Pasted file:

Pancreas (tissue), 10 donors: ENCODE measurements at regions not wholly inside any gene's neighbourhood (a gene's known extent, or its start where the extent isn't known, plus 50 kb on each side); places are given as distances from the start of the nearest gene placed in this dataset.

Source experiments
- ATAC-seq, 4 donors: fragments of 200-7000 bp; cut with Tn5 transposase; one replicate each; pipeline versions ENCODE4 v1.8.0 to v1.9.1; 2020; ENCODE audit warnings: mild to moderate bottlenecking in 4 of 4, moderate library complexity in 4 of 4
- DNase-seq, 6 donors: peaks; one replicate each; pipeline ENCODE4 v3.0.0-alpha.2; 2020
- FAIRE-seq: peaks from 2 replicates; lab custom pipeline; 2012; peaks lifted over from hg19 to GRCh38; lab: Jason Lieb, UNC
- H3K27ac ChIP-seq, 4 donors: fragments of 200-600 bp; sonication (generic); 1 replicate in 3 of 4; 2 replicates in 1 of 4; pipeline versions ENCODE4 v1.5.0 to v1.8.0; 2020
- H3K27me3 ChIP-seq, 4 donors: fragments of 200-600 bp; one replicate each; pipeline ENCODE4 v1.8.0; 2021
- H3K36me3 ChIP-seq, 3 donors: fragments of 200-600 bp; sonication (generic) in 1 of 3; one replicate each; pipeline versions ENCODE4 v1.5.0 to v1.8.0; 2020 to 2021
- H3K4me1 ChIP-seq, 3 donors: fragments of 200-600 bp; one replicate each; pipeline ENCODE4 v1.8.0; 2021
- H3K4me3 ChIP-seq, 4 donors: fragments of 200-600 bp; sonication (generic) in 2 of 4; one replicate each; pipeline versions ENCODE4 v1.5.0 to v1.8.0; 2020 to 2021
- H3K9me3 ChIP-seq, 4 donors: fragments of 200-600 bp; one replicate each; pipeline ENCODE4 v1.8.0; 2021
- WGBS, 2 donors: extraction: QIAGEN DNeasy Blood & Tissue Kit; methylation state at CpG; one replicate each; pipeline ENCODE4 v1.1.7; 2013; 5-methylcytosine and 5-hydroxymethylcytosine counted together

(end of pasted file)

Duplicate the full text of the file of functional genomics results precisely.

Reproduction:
Pancreas (tissue), 10 donors: ENCODE measurements at regions not wholly inside any gene's neighbourhood (a gene's known extent, or its start where the extent isn't known, plus 50 kb on each side); places are given as distances from the start of the nearest gene placed in this dataset.

Source experiments
- ATAC-seq, 4 donors: fragments of 200-7000 bp; cut with Tn5 transposase; one replicate each; pipeline versions ENCODE4 v1.8.0 to v1.9.1; 2020; ENCODE audit warnings: mild to moderate bottlenecking in 4 of 4, moderate library complexity in 4 of 4
- DNase-seq, 6 donors: peaks; one replicate each; pipeline ENCODE4 v3.0.0-alpha.2; 2020
- FAIRE-seq: peaks from 2 replicates; lab custom pipeline; 2012; peaks lifted over from hg19 to GRCh38; lab: Jason Lieb, UNC
- H3K27ac ChIP-seq, 4 donors: fragments of 200-600 bp; sonication (generic); 1 replicate in 3 of 4; 2 replicates in 1 of 4; pipeline versions ENCODE4 v1.5.0 to v1.8.0; 2020
- H3K27me3 ChIP-seq, 4 donors: fragments of 200-600 bp; one replicate each; pipeline ENCODE4 v1.8.0; 2021
- H3K36me3 ChIP-seq, 3 donors: fragments of 200-600 bp; sonication (generic) in 1 of 3; one replicate each; pipeline versions ENCODE4 v1.5.0 to v1.8.0; 2020 to 2021
- H3K4me1 ChIP-seq, 3 donors: fragments of 200-600 bp; one replicate each; pipeline ENCODE4 v1.8.0; 2021
- H3K4me3 ChIP-seq, 4 donors: fragments of 200-600 bp; sonication (generic) in 2 of 4; one replicate each; pipeline versions ENCODE4 v1.5.0 to v1.8.0; 2020 to 2021
- H3K9me3 ChIP-seq, 4 donors: fragments of 200-600 bp; one replicate each; pipeline ENCODE4 v1.8.0; 2021
- WGBS, 2 donors: extraction: QIAGEN DNeasy Blood & Tissue Kit; methylation state at CpG; one replicate each; pipeline ENCODE4 v1.1.7; 2013; 5-methylcytosine and 5-hydroxymethylcytosine counted together